Sunday, March 22, 2009

Transcultural Education for Clinical Psychologists, Part #1

I will now propose a transcultural expansion to diversity training in which I hope to integrate the critical dialogism of Paulo Friere (2000) and Ignacio Martín-Baró (1994), with the more recent ideas appearing under the label of "postcolonial".


This section on pedagogy is curriculum-wide proposal. It is crucial that liberation pedagogy not be marginally located only in certain courses, typically those concerned with minorities, such as a required diversity course, but rather should be both the norm in the majority of courses and linked to the establishment of public community dialogue events. Boyle-Baise and Gillette (1998) urge us to prioritize pedagogy in multicultural education, which would include providing “an intellectually safe, respectful place for learning, a place to share personal knowledge, agree to disagree, experiment with new ideas, and wrestle with contested issues…(p. 23). They suggest that educators involve themselves in “encouraging student-generation of knowledge, creating democratic teaching and learning communities, pursuing cultural critique, and fostering activism that makes a difference” (Boye-Baise & Gillette, 1998, p. 23).

In order to address issues of social justice, training in multicultural diversity must be grounded in processes of conscientization. Ignacio Martín-Baró said, “the task of the psychologist must be to achieve the de-alienation of groups and persons by helping them attain a critical understanding of themselves and their reality” (p. 39), and “can only be realized through dialogue” (p. 42). His proposal for a liberation psychology included three elements: (a) focus on serving the needs of the poor rather than on preserving the status of the discipline, (b) view knowledge as something that is created by thinking with the oppressed rather than for them, and (c) recognize that knowledge is informed by taking action in real life for social change, through “a new praxis” (Martín-Baró, 1994, pp.27-28). He warned:

"Thus, to acquire new psychological knowledge it is not enough to place ourselves in the perspective of the people; it is necessary to involve ourselves in a new praxis, an activity of transforming reality that will let us know about what is but also what is not, and by which we may try to orient ourselves toward what ought to be" (Martín-Baró, 1994, pp.28-29).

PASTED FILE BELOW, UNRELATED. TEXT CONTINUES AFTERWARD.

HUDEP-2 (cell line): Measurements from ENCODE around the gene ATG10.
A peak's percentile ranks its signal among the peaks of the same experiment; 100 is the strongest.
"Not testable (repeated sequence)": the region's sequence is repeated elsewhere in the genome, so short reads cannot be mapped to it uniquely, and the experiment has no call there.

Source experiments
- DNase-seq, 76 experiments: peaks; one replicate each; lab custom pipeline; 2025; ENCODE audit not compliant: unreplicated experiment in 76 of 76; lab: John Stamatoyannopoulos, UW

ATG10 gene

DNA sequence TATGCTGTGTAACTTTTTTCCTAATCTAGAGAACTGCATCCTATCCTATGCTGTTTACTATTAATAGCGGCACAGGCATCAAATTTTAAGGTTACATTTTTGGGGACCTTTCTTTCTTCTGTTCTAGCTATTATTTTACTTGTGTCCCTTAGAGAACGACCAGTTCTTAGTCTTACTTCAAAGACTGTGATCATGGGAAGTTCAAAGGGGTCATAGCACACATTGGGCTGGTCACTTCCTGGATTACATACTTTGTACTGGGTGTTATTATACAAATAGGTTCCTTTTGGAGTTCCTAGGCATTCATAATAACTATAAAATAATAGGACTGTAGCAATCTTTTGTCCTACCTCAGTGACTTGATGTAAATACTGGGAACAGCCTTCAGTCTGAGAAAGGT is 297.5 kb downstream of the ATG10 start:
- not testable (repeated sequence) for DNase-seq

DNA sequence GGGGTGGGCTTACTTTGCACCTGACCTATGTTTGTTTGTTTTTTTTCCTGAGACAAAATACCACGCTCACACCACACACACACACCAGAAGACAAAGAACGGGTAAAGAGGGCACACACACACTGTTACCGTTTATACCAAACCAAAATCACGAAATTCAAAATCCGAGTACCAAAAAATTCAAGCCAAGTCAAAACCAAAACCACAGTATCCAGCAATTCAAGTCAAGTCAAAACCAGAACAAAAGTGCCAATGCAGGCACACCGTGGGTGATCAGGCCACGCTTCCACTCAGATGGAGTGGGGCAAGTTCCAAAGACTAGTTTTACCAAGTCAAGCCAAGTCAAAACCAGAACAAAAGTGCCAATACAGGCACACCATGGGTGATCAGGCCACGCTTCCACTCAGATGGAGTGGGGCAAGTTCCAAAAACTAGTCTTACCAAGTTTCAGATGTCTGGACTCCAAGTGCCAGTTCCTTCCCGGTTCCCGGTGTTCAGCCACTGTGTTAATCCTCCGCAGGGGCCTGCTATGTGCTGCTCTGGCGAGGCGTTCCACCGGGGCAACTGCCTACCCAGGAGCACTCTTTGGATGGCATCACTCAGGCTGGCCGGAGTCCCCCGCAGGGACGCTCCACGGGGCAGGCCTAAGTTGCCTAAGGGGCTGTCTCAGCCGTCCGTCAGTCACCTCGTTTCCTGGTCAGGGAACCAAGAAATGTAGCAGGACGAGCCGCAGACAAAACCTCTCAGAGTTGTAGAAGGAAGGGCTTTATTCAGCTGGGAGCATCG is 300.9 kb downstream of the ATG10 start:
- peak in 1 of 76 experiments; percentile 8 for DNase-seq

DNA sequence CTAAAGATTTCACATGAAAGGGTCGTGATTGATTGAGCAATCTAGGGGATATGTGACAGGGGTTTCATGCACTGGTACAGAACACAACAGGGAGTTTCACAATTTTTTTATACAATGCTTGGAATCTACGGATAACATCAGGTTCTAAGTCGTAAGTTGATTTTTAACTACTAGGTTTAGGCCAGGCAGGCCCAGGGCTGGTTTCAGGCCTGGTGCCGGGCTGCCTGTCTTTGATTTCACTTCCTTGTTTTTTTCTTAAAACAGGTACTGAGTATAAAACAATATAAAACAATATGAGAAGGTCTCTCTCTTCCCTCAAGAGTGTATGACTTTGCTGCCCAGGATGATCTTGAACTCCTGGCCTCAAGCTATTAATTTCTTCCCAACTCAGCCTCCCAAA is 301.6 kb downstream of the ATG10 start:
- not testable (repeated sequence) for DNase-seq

Conscientization refers to a process of developing critical awareness of contradictions in one’s economic, political and social world, which is followed by action to undue oppressive social structures. Conscientization’s most distinctive feature is its critical attention “to how power and meaning are employed in the construction and organization of knowledge, desires, values, and identities” (Giroux, 1992, p. 52). To my mind, a commitment to conscientization in the training of clinical psychologists for social justice would mean that each learning context (classroom, supervision, advising, collaboration) would involve the co-examinination of power and meaning, as suggested by Giroux, in combination with creative engagement in envisioning and enacting alternatives, however local.

In order to facilitate Paulo Freire’s process of conscientization, there would be instructor-supported dialogic opportunities for engaging students in uncovering and reducing those power differences in their own learning situation (Freire, 2000). Faculty would bear the responsibility of creating an atmosphere that would foster students’ capacities to criticize and affect both the nature and processes of their education, which means a greater commitment from faculty to view education holistically. As bell hooks (1994) explains, in “progressive, holistic education, ‘engaged pedagogy’ is more demanding than conventional critical or feminist pedagogy. For, unlike those two teaching practices, it emphasizes well-being” (p. 15). I would say that engaged pedagogy emphasizes and models “being,” and that an educator embodies specific characteristics of dialogue: an immediacy of presence, openness to unanticipated consequences, willingness to be surprised, vulnerability (openness to being changed, persuaded), belief in human interdependence, and genuineness (Cissna & Anderson, 1994).

I am proposing that an engaged pedagogy founded on dialogue, as described above, that is facilitated and modeled by the teacher, parallels our educational objective: that students feel morally committed to engaging in the dialogic process of multicultural awareness as a practice for social justice. The structural demands for dialogue to occur do not reflect our current social or academic order. Necessary conditions for dialogue are fair and equal access to speech, listening, and decision-making without retaliation (safety). Only when these conditions are met can optimal conditions for dialogue, such as openness, curiosity, reflexivity, occur. Therefore, a teacher will implement basic formal structures and ground rules to build in safety for students. In addition, she will perform a practice of “dialogic reflexivity” (Hawes, 1997) as part of the course’s commitment to conscientization. Dialogic reflexivity is an explicit engagement in “reflexive critique” of oneself, the particular context of hierarchical power relations, the institutionalization of these power relations, and “the multiple, shifting ways in which power is exercised and contested in and across each of these domains.

The next section will argue for the inclusion of postcolonial theories as an important expansion of multicultural training for clinical psychologists, beginning with a brief introduction to some of the ideas most relevant for professional psychology.

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